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Son of Benihana Founder Earns Millions as a DJ: My Father Didn’t Give Me a Penny

At Pier 94 in New York City, a few lucky fans of electronic dance music (EDM) are about to get ... caked.

Thousands of revelers are gyrating to music spun by superstar DJ Steve Aoki, who will soon perform a ritual his followers eagerly anticipate at each show: smashing 10 sheet cakes onto the faces of audience members. Choosing which “lucky” concertgoer to cake will be tough: “Cake me the hardest” signs are spotted throughout the crowd. Aoki plays 250 shows a year and brings eight to 10 cakes with him per show, so around 2,500 fans will go home sticky with butter cream in 2013.

The 35-year-old Grammy-nominated DJ and California native has become famous for his stage antics, which also include showering the crowd with champagne. But the fun-loving DJ and music producer has a serious side, too: He oversees an empire that includes the indie record label Dim Mak, four restaurants, a fashion line and a charitable fund. Forbes estimates Aoki will earn $14 million in 2013, $2 million more than last year.

That makes Aoki one of the highest-paid DJs in the world (No. 11 to be exact). Calvin Harris, the Scottish DJ and music producer best known for his collaborations with Rihanna, Ellie Goulding and Ne-Yo, tops the 2013 list with $46 million, edging out DJ heavyweights such as Tiesto ($32 million, No. 2), David Guetta ($30 million, No. 3) and Deadmau5 ($21 million, No. 4).

Aoki says becoming a DJ was never a lifelong goal – he graduated from the University of California, Santa Barbara with degrees in sociology and women's studies and turned down a PhD program to focus on his fledgling record label. The lithe DJ with long black hair and arm tattoos seems genuinely shocked that producing and spinning beats has made him a multimillionaire.

“I work hard at what I do,” he says. “I’m really lucky and fortunate to make money at this.”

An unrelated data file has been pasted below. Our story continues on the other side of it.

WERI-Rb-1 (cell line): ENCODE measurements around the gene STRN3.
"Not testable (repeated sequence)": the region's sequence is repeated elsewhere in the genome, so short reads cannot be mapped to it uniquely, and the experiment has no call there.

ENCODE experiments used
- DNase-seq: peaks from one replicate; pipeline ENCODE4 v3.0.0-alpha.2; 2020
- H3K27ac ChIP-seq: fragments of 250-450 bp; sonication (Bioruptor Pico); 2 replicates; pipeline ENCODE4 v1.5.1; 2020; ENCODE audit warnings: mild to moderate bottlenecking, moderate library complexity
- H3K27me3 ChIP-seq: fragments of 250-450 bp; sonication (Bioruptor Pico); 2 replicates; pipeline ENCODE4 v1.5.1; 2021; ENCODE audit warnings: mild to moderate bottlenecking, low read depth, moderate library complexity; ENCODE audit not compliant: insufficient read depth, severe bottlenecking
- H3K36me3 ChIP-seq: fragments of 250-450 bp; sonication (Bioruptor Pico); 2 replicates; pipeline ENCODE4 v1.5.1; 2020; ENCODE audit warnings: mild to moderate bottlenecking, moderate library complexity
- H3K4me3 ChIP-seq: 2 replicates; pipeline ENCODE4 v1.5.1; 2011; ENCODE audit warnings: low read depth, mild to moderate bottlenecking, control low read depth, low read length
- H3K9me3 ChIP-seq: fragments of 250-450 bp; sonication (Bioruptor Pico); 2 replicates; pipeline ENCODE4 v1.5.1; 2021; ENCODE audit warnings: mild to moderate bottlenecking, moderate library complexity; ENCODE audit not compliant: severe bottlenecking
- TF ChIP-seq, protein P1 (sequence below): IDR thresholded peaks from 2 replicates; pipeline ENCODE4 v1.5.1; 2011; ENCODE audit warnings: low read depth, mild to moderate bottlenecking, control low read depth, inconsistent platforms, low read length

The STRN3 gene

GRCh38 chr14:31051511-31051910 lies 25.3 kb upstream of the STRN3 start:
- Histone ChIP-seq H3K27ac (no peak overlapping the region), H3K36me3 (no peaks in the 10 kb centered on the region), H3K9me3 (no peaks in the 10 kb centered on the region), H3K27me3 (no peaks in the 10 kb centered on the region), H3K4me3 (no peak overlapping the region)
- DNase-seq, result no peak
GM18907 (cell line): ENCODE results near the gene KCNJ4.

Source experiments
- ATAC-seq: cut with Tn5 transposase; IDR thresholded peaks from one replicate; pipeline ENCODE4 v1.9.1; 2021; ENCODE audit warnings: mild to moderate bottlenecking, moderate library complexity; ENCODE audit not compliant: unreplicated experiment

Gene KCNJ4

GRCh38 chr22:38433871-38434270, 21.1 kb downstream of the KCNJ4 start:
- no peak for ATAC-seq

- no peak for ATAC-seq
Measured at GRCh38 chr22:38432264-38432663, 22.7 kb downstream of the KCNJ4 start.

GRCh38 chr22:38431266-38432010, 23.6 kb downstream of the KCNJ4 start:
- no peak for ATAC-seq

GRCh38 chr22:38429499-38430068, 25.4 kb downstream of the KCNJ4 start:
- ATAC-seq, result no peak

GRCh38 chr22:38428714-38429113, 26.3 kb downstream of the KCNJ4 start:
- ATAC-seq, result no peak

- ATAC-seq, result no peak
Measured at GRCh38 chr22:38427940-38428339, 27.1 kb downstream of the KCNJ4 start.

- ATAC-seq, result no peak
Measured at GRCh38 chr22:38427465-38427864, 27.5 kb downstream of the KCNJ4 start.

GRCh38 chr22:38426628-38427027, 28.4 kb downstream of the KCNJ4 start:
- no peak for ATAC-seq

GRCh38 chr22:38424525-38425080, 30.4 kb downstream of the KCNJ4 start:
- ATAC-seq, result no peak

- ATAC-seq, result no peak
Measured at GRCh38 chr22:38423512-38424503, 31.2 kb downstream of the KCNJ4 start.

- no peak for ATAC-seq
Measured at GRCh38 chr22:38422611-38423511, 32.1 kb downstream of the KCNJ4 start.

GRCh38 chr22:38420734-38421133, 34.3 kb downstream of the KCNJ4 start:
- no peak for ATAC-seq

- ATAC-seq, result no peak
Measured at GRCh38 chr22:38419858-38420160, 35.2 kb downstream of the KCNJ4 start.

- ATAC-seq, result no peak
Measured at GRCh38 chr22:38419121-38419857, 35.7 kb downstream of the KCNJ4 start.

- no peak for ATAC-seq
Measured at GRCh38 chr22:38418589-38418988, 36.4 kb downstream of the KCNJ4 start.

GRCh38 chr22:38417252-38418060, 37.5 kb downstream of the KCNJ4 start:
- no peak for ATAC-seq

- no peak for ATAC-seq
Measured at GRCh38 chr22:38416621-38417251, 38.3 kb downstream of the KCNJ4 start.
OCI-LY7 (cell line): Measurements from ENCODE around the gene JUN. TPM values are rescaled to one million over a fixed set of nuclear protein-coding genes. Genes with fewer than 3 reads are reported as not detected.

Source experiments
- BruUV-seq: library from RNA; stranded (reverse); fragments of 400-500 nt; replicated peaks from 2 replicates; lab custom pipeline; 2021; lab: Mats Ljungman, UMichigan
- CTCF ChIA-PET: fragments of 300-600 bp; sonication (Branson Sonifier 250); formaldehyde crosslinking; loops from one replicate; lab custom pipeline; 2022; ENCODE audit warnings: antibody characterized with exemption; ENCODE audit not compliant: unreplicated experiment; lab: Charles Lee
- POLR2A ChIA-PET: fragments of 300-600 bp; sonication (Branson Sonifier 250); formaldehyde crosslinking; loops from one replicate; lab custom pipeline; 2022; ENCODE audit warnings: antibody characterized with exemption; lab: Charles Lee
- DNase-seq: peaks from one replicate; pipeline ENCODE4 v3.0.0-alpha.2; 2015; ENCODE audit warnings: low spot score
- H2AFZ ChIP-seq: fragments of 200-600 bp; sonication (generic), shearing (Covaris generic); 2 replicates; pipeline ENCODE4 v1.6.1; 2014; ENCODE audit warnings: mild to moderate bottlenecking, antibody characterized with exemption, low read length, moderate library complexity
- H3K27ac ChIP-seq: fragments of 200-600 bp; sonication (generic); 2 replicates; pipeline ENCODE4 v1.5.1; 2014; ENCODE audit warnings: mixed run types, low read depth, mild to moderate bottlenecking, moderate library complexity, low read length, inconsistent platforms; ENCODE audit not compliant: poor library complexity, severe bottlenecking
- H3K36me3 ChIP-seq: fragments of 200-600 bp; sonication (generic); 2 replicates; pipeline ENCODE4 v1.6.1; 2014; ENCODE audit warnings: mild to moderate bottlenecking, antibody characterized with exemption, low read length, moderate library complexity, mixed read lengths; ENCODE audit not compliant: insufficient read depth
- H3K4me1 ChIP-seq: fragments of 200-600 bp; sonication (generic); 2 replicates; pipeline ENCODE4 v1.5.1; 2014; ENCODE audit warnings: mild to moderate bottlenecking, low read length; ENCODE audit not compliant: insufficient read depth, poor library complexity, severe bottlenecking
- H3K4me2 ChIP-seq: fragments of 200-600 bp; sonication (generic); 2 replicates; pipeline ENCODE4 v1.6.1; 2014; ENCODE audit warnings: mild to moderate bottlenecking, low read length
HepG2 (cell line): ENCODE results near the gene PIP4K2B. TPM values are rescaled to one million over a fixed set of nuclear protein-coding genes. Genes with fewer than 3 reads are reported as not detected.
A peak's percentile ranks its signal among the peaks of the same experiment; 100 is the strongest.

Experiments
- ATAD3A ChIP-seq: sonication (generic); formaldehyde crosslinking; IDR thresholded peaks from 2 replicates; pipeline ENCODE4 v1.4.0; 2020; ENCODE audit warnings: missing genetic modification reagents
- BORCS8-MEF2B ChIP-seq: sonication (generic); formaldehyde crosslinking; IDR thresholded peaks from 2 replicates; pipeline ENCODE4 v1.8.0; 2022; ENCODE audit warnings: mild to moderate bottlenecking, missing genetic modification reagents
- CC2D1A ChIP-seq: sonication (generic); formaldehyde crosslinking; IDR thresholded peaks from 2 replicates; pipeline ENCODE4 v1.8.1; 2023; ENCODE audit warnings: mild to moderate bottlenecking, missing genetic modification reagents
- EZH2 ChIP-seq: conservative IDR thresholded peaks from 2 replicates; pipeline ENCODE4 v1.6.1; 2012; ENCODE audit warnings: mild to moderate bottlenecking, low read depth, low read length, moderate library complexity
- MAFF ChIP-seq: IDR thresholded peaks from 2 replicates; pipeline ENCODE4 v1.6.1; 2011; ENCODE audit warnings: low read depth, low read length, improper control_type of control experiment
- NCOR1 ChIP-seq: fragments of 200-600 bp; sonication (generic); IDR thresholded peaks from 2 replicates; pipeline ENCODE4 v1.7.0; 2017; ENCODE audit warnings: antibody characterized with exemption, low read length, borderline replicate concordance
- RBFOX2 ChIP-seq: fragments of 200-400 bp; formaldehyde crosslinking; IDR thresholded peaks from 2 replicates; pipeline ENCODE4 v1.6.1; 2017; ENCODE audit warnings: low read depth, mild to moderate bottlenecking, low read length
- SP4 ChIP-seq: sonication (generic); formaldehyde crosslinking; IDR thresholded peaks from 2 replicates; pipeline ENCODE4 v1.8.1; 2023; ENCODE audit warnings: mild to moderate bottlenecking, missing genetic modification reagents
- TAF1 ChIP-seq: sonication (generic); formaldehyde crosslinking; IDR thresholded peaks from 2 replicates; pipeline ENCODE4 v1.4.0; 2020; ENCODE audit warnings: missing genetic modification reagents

Aoki grew up around money – his late father Rocky started the popular Japanese steakhouse chain Benihana and accumulated a net worth of $30 million to $40 million in 2000, according to The New York Times. The elder Aoki (who passed away in 2008) lived a lavish lifestyle that included racing boats, exotic cars and Andy Warhol paintings. Aoki’s parents split the cost of his college tuition but that was the extent of his father’s generosity; Aoki and two friends each chipped in $300 to start Dim Mak. Mr. Aoki even refused to pay for printing and mailing expenses at Kinkos.

“He was never invested in Dim Mak, he never gave me a cent,” says Aoki. “He worked from nothing so he wanted to give that to his kids – that concept. So we all worked. My first job was working at Benihana as kitchen help. In college I was a telemarketer for a company at the same time I was a bike messenger for this greasy fast-food place.”

Aoki says his father’s stingy ways were actually a blessing.

“He taught me the value of money,” Aoki says. “I learned to be humble. I wasn’t sheltered or spoiled. All the money I made, I made myself.”

Aoki, who is currently in the middle of his Aokify America Tour and finishing up his second studio album “Neon Future,” acknowledges that very few DJs reach the heights he has, even though the EDM scene has exploded in popularity in America.

“There’s only a few that make it out there in the entire spectrum of what EMD or dance music is,” he says. “You only get Calvin Harris, Avicii, David Guetta. There’s this whole gray area of growing producers that, if they don’t crack through that ceiling to be part of a bigger culture … a lot of them won’t be able to get gigs even though they’re producing and doing music that’s influencing culture. Those DJs will be affected by a bubble.”

A piece of the market